And they continued stedfastly in the apostles’ teaching and fellowship, in the breaking of bread and the prayers. And fear came upon every soul: and many wonders and signs were done by the apostles. And all that believed were together, and had all things common; and they sold their possessions and goods, and parted them to all, according as any man had need. And day by day, continuing stedfastly with one accord in the temple, and breaking bread at home, they did take their food with gladness and singleness of heart, praising God, and having favour with all the people. And the Lord added to them day by day those that were being saved.

Many things are immediately apparent in this passage: no collective is called “the church” in this passage, and the breaking of bread was done “at home”, not indicating the pluralities assumed by house church movement advocates. This interpretation is based on assumptions about Roman houses and the inference that the Christians in Jerusalem met in multiple homes and then came together in the Temple as one. Even if it were true that they met to eat meals in various houses, such is not called “the church” or even an “assembly”. Their assemblies, in reality, took place in the Temple, as established in Acts 2:46, with the events of Acts 2:42 dictating much of what was done in those assemblies. There is no indication that the Christians in Jerusalem perceived themselves as being part of “house churches” at home and then part of a “home church-based congregation” when meeting in the Temple.

The belief that Acts 2:42-7:58 is considered normative for Christians also should be challenged. Selling of all possessions, the unity of the accord of the brethren, and their level of togetherness (Acts 2:42-47, 4:32) are not seen in any other church. Paul must tell Timothy to counsel the rich among the brethren regarding how they should conduct themselves (1 Timothy 6:17-19); James and John both speak regarding Christians who do not help their own in need (James 2:1-9, 1 John 3:17). Christians assembled on the first day of the week (Acts 20:7, 1 Corinthians 16:1-3); there is no indication of daily assemblies as in the early church in Jerusalem. When we see these contrasts and examine the context, we can see that the early church in Jerusalem did extraordinary things on account of extraordinary circumstances: many from all over the world had been converted and needed support, and the foundation of the church led to great zeal and determination to follow in the footsteps of the Christ. The fact that the example of Jerusalem is not enjoined on later churches– weekly assemblies are not condemned for being too infrequent, James and John do not indicate that selling all one has is normative– indicates that the situation is not expected to represent the norm. Christians should be willing to do everything that the early Christians in Jerusalem did if circumstances demand it. When circumstance provides no such demand, there is more liberty. There is no basis, in the New Testament, to consider the situation of the early church in Jerusalem as being the norm.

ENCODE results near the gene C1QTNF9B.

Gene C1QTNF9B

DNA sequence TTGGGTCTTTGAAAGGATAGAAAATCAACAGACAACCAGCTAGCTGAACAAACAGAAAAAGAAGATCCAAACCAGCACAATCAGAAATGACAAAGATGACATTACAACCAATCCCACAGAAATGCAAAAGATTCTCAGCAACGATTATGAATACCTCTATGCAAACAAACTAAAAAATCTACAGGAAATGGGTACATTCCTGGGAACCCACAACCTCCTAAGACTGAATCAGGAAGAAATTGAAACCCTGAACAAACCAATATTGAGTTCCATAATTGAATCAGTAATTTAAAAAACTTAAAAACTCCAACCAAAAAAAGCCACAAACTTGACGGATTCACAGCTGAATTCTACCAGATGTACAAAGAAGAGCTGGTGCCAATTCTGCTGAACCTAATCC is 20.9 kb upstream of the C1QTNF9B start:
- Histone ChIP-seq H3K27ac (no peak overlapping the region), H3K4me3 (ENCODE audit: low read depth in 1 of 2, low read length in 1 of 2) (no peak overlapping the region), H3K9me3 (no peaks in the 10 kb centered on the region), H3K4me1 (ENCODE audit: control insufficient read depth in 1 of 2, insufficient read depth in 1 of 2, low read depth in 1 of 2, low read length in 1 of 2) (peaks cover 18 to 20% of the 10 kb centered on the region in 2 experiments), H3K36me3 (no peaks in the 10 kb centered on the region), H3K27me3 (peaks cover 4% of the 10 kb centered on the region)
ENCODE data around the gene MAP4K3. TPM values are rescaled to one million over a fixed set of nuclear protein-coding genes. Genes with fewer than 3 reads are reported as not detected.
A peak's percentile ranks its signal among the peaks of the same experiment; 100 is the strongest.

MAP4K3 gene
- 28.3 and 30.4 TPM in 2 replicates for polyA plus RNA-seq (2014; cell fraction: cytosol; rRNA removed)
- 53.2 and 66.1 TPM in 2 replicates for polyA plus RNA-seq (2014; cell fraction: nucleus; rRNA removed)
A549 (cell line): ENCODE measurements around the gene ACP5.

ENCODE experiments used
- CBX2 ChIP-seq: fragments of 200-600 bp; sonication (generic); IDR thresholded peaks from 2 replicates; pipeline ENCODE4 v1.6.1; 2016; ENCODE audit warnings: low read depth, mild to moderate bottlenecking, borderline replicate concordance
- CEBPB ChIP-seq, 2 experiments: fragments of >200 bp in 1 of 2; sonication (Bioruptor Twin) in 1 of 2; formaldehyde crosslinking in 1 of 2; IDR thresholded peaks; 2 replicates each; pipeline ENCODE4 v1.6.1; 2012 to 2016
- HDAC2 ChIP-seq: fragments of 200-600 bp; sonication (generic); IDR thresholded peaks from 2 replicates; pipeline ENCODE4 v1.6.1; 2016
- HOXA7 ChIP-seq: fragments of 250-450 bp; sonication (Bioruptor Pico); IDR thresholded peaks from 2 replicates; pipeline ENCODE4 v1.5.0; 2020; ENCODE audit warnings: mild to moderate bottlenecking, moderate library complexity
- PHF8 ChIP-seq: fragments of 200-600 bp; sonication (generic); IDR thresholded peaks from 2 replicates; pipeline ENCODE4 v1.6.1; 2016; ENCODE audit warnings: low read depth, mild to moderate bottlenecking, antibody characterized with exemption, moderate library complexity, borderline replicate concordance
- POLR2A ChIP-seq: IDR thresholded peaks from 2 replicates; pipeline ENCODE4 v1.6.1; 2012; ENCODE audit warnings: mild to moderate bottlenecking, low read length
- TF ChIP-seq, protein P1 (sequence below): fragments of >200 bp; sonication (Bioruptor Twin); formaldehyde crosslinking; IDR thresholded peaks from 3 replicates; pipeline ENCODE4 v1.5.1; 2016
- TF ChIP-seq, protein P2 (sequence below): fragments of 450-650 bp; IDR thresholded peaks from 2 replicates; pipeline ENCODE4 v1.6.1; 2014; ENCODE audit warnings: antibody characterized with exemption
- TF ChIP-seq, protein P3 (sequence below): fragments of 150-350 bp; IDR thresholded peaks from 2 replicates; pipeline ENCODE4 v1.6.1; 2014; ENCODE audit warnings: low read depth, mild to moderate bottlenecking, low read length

When Paul writes to various churches, and later Jesus through John in the Revelation, the authors do not betray the idea that the local church represents multiple house churches as a home church-based congregation. In all circumstances, the authors speak of a coherent church: they address the strengths and weaknesses of the brethren, even speaking of different factions within a given church. Are we to believe that in a given city, each individual house church had the same strengths and weaknesses as its fellow house churches? No two New Testament city churches are the same: how then are we expected to believe that Paul, John, and others can write to multiple individual house churches in such a way that we only see a coherent unity within the church of that city, whether for good or ill? That is indeed too much to swallow! The New Testament makes it clear that there was normally one church per city and that when Paul wrote to Rome or John to Ephesus, they were writing to one coherent body that very well might have met in the house of one of the brethren. The house church movement view of the churches of the New Testament is without Biblical foundation.

Many in the house church movement, in various ways, overemphasize the role of the church and particularly that of the local church. Some go so far as to say that Paul only speaks of local churches in the New Testament6. Others have such an exalted view of the local church that the individual has no room for existence: the focus is not to be on Christian growth as much as multiplication of churches, mission is seen as the church sending itself out in a multipliable unit, the church is the good news (the Gospel), and the church must be part of everyday life7. Do the Scriptures support these assertions?

While Paul often speaks of churches in a local sense, there are other times where such an identification is not so simple. Paul speaks of “the church” in Ephesians 5:22-32, going so far as to call “the church” the “body” of Christ (Ephesians 5:29-30). A chapter before, in Ephesians 4:4-5, the same author confidently establishes that there is “one body”. It is manifest that there are many local churches and yet the “body” under discussion is clearly singular. Paul does not speak only of the local church; he also has the “universal church” in view in many passages.